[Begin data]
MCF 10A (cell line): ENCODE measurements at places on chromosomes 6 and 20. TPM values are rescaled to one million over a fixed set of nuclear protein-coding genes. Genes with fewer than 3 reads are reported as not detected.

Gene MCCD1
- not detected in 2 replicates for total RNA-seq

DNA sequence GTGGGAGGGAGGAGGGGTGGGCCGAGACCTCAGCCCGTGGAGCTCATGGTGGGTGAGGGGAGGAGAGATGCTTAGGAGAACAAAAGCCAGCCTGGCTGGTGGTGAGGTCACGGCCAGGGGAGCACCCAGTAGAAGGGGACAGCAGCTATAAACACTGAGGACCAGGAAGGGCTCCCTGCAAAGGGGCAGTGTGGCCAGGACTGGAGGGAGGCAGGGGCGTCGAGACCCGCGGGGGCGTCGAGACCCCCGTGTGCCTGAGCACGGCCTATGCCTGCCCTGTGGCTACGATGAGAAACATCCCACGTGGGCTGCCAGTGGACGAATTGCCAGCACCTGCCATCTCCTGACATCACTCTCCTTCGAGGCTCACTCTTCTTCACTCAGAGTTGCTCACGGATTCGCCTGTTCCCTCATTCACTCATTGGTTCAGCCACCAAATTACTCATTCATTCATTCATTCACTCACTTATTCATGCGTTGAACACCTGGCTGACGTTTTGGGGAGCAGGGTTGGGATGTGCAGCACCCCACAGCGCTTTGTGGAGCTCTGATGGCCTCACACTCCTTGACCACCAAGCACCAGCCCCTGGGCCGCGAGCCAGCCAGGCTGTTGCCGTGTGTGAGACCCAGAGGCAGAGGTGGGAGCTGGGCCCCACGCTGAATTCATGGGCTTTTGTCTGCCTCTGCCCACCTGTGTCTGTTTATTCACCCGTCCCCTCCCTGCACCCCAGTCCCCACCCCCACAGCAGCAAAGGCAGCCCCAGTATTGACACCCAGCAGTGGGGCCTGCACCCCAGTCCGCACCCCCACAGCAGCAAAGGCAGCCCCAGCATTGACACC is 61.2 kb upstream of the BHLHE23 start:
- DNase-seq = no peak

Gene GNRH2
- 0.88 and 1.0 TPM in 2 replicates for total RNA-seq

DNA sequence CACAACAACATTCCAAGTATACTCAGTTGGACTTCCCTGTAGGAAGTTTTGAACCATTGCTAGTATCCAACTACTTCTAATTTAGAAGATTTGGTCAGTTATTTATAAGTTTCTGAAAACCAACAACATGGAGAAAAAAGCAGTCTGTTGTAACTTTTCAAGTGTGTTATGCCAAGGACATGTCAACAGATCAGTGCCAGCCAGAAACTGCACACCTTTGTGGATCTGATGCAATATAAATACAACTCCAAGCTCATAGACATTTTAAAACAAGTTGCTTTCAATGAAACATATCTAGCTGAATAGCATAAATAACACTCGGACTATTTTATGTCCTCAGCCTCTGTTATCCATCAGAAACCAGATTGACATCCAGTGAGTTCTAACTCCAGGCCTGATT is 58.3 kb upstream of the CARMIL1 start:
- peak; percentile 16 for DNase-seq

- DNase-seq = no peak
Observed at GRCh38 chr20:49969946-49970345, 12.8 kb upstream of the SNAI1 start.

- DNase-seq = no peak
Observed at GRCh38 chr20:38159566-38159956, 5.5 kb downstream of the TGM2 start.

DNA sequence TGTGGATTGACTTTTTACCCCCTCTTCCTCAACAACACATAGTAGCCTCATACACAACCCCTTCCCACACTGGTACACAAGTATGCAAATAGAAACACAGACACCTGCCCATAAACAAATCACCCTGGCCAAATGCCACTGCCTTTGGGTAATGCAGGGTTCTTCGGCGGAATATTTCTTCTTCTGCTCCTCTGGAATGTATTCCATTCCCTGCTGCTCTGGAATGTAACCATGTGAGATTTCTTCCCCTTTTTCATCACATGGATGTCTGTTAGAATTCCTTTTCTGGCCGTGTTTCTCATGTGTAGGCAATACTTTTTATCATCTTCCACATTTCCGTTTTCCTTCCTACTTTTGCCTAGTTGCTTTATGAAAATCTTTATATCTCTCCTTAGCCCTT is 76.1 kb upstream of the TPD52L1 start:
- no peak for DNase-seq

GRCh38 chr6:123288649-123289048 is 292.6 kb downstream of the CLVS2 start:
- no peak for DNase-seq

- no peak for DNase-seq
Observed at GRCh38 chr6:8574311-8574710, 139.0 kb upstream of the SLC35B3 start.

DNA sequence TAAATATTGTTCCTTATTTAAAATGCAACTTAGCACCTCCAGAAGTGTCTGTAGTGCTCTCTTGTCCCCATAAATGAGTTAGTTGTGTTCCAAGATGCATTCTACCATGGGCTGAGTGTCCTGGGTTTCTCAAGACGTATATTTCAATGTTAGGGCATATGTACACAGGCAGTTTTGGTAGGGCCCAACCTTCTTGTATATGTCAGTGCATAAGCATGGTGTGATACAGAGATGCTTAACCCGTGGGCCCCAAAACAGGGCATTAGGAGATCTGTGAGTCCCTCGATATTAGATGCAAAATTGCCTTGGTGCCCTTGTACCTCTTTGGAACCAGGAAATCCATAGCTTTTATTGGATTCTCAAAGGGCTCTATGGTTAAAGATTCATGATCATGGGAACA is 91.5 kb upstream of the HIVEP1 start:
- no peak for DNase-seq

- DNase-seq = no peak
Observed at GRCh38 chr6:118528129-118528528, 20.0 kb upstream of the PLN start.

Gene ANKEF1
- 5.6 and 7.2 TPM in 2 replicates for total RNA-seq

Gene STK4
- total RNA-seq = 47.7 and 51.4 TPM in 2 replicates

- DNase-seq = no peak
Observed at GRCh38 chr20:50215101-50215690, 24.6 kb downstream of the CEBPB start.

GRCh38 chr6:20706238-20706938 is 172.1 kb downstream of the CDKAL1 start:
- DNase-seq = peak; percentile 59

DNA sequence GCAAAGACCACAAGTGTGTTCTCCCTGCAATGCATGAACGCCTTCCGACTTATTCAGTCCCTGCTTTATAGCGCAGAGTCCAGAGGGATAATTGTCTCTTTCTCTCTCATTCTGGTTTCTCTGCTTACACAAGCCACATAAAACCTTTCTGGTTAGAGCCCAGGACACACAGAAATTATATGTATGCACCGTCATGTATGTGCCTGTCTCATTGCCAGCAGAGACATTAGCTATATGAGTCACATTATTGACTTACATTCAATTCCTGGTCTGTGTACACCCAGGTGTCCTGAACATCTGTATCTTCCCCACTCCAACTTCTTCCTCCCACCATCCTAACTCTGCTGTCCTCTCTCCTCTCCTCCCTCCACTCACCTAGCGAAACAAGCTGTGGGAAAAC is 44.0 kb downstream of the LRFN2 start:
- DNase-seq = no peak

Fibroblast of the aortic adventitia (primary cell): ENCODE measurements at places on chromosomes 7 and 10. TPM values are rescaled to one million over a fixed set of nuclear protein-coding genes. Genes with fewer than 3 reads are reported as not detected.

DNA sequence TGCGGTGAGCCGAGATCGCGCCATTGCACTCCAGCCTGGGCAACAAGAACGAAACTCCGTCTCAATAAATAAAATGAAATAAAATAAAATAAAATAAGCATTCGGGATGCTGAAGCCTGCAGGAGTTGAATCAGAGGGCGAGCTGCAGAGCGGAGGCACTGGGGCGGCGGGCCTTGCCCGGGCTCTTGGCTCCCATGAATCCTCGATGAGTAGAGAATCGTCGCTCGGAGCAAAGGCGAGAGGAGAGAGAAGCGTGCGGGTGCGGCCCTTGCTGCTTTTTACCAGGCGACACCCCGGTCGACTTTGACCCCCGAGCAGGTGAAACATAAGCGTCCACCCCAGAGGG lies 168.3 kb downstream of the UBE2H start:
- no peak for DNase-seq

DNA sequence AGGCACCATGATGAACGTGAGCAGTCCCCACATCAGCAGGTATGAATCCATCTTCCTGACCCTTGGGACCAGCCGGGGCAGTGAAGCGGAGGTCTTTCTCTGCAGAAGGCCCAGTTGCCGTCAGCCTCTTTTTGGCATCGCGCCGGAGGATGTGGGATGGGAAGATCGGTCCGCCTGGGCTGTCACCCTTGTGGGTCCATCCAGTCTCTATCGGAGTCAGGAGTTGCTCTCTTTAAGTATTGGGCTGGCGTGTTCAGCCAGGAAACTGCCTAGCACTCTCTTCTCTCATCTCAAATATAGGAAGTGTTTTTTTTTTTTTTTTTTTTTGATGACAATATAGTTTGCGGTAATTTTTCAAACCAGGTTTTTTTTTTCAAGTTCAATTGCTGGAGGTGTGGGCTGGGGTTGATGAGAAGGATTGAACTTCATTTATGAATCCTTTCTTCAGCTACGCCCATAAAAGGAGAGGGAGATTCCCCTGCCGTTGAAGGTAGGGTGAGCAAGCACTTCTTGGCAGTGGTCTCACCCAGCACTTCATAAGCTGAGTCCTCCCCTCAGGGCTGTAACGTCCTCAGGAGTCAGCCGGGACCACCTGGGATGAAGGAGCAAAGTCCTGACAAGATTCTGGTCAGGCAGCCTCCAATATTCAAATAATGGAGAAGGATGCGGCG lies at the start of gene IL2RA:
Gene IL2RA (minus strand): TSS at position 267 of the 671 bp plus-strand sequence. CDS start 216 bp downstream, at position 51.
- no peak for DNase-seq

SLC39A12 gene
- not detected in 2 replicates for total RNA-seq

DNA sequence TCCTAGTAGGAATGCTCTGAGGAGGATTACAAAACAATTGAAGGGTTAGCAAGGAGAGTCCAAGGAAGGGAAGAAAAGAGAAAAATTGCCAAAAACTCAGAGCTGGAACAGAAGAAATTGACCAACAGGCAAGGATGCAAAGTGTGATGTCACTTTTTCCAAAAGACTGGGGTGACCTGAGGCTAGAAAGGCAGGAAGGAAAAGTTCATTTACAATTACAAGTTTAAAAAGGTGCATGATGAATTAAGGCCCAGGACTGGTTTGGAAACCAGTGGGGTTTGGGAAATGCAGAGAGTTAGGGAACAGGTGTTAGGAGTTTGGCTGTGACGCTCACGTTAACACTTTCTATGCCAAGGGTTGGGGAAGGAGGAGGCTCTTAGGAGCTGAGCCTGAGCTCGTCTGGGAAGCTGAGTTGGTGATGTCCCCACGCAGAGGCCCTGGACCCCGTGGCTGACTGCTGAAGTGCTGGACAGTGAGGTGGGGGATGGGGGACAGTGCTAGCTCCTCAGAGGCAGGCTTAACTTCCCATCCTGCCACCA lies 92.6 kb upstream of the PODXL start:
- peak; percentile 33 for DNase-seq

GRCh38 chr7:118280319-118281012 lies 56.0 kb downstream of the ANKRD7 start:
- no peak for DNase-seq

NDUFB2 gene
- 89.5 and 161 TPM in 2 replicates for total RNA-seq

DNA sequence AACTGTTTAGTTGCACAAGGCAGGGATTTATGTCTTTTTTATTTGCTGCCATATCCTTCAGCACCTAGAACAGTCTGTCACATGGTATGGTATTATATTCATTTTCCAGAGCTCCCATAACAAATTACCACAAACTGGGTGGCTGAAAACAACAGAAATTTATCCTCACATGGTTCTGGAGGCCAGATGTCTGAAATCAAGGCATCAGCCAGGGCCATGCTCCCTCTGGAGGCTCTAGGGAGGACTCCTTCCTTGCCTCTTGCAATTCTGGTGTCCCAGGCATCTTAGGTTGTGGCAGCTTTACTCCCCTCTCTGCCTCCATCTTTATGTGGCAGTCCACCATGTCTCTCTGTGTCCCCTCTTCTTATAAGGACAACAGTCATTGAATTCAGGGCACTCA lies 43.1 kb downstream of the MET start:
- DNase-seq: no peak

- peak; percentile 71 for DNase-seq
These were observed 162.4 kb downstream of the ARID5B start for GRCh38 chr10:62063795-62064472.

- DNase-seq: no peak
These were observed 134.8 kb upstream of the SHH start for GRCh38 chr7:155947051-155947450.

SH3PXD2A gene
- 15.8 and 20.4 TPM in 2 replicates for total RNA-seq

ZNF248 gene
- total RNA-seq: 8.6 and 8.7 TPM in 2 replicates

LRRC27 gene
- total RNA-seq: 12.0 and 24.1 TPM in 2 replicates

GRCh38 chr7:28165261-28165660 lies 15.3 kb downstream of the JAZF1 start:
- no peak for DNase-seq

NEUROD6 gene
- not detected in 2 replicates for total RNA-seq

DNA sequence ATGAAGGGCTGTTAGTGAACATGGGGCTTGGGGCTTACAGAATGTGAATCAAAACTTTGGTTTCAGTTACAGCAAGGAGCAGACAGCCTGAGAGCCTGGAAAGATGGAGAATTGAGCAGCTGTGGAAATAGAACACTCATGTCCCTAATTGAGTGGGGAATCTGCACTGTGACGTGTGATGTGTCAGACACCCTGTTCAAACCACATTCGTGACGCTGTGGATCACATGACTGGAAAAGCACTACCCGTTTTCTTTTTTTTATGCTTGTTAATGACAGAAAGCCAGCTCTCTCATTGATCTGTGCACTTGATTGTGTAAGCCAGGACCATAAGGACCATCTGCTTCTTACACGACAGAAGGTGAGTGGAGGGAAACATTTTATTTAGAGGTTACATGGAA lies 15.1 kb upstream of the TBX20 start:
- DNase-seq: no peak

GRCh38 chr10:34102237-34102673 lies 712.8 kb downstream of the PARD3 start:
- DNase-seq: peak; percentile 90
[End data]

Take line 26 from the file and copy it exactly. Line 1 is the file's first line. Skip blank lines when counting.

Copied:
Gene STK4